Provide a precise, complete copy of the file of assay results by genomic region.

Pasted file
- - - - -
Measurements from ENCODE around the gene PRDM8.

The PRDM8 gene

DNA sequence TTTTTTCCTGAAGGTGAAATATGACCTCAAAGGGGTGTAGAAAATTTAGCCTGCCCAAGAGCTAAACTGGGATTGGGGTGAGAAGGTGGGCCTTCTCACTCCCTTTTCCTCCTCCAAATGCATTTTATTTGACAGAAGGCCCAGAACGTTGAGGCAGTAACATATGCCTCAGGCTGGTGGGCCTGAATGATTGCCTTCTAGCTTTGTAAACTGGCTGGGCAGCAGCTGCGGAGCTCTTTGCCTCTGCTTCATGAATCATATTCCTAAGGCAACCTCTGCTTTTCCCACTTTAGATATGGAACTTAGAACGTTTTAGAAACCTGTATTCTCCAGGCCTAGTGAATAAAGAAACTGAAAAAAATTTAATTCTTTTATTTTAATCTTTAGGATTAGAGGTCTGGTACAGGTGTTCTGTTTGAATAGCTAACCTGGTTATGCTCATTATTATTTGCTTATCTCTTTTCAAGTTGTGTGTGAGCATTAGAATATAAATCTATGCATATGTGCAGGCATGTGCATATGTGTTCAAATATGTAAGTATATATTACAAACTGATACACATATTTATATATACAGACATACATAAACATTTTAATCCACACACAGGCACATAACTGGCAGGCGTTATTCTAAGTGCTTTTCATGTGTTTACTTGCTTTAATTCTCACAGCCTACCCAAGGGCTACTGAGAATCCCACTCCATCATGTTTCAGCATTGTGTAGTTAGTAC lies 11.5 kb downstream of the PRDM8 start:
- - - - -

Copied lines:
Measurements from ENCODE around the gene PRDM8.

The PRDM8 gene

DNA sequence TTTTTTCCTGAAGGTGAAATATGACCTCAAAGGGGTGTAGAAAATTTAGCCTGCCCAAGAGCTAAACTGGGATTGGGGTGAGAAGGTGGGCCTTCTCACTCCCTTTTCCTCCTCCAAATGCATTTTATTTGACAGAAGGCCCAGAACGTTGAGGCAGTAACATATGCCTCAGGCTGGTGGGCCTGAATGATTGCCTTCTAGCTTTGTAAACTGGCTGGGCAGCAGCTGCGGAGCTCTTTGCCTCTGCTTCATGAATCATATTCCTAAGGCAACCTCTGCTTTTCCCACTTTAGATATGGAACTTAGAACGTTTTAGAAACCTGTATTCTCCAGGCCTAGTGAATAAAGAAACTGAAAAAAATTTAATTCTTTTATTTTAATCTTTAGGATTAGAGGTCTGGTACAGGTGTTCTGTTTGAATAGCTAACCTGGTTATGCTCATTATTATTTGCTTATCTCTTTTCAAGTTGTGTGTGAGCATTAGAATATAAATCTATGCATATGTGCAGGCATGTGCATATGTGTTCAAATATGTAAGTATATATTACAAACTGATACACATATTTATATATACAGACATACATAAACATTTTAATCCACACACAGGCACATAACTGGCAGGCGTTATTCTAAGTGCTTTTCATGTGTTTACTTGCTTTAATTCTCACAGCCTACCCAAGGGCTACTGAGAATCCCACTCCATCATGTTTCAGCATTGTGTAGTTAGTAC lies 11.5 kb downstream of the PRDM8 start: